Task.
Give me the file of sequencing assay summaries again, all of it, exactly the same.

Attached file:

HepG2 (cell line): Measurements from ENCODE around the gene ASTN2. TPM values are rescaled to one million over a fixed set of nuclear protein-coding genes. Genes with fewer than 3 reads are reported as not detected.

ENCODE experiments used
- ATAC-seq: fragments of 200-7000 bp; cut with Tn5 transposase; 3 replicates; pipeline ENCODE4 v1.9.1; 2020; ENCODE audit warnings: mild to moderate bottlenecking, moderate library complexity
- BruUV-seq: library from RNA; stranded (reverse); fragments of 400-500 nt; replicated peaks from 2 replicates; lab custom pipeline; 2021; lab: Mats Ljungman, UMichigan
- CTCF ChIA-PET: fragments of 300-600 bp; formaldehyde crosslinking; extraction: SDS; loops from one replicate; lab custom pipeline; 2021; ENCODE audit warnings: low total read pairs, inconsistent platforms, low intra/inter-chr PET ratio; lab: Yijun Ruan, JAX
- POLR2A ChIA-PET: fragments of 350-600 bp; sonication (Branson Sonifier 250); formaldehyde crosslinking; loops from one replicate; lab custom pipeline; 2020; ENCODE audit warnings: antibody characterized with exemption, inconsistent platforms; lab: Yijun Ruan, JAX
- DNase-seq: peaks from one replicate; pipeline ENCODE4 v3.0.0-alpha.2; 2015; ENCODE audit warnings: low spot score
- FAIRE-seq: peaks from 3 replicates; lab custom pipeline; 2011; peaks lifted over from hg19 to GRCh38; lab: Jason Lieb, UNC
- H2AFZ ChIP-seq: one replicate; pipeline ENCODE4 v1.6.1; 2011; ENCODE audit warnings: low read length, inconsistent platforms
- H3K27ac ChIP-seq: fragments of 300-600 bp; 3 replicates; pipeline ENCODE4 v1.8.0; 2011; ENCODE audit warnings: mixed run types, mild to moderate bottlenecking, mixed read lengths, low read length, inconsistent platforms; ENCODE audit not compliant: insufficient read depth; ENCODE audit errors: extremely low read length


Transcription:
HepG2 (cell line): Measurements from ENCODE around the gene ASTN2. TPM values are rescaled to one million over a fixed set of nuclear protein-coding genes. Genes with fewer than 3 reads are reported as not detected.

ENCODE experiments used
- ATAC-seq: fragments of 200-7000 bp; cut with Tn5 transposase; 3 replicates; pipeline ENCODE4 v1.9.1; 2020; ENCODE audit warnings: mild to moderate bottlenecking, moderate library complexity
- BruUV-seq: library from RNA; stranded (reverse); fragments of 400-500 nt; replicated peaks from 2 replicates; lab custom pipeline; 2021; lab: Mats Ljungman, UMichigan
- CTCF ChIA-PET: fragments of 300-600 bp; formaldehyde crosslinking; extraction: SDS; loops from one replicate; lab custom pipeline; 2021; ENCODE audit warnings: low total read pairs, inconsistent platforms, low intra/inter-chr PET ratio; lab: Yijun Ruan, JAX
- POLR2A ChIA-PET: fragments of 350-600 bp; sonication (Branson Sonifier 250); formaldehyde crosslinking; loops from one replicate; lab custom pipeline; 2020; ENCODE audit warnings: antibody characterized with exemption, inconsistent platforms; lab: Yijun Ruan, JAX
- DNase-seq: peaks from one replicate; pipeline ENCODE4 v3.0.0-alpha.2; 2015; ENCODE audit warnings: low spot score
- FAIRE-seq: peaks from 3 replicates; lab custom pipeline; 2011; peaks lifted over from hg19 to GRCh38; lab: Jason Lieb, UNC
- H2AFZ ChIP-seq: one replicate; pipeline ENCODE4 v1.6.1; 2011; ENCODE audit warnings: low read length, inconsistent platforms
- H3K27ac ChIP-seq: fragments of 300-600 bp; 3 replicates; pipeline ENCODE4 v1.8.0; 2011; ENCODE audit warnings: mixed run types, mild to moderate bottlenecking, mixed read lengths, low read length, inconsistent platforms; ENCODE audit not compliant: insufficient read depth; ENCODE audit errors: extremely low read length